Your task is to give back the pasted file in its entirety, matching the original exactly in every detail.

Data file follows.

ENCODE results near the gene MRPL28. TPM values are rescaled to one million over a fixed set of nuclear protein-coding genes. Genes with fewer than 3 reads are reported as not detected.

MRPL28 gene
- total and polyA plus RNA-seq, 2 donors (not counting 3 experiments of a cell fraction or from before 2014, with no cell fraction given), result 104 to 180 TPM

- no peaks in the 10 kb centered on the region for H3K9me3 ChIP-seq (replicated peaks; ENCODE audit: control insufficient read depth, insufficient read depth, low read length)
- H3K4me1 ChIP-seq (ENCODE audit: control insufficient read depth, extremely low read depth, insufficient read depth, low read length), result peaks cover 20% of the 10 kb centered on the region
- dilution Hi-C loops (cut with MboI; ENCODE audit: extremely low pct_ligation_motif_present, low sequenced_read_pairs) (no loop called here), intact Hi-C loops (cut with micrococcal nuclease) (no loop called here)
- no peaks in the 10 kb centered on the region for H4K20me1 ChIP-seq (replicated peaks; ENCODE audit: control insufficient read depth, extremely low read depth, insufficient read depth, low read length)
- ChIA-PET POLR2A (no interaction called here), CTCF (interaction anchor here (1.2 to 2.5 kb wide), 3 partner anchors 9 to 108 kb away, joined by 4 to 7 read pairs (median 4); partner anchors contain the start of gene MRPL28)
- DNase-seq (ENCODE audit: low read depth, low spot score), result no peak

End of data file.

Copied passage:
ENCODE results near the gene MRPL28. TPM values are rescaled to one million over a fixed set of nuclear protein-coding genes. Genes with fewer than 3 reads are reported as not detected.

MRPL28 gene
- total and polyA plus RNA-seq, 2 donors (not counting 3 experiments of a cell fraction or from before 2014, with no cell fraction given), result 104 to 180 TPM

- no peaks in the 10 kb centered on the region for H3K9me3 ChIP-seq (replicated peaks; ENCODE audit: control insufficient read depth, insufficient read depth, low read length)
- H3K4me1 ChIP-seq (ENCODE audit: control insufficient read depth, extremely low read depth, insufficient read depth, low read length), result peaks cover 20% of the 10 kb centered on the region
- dilution Hi-C loops (cut with MboI; ENCODE audit: extremely low pct_ligation_motif_present, low sequenced_read_pairs) (no loop called here), intact Hi-C loops (cut with micrococcal nuclease) (no loop called here)
- no peaks in the 10 kb centered on the region for H4K20me1 ChIP-seq (replicated peaks; ENCODE audit: control insufficient read depth, extremely low read depth, insufficient read depth, low read length)
- ChIA-PET POLR2A (no interaction called here), CTCF (interaction anchor here (1.2 to 2.5 kb wide), 3 partner anchors 9 to 108 kb away, joined by 4 to 7 read pairs (median 4); partner anchors contain the start of gene MRPL28)
- DNase-seq (ENCODE audit: low read depth, low spot score), result no peak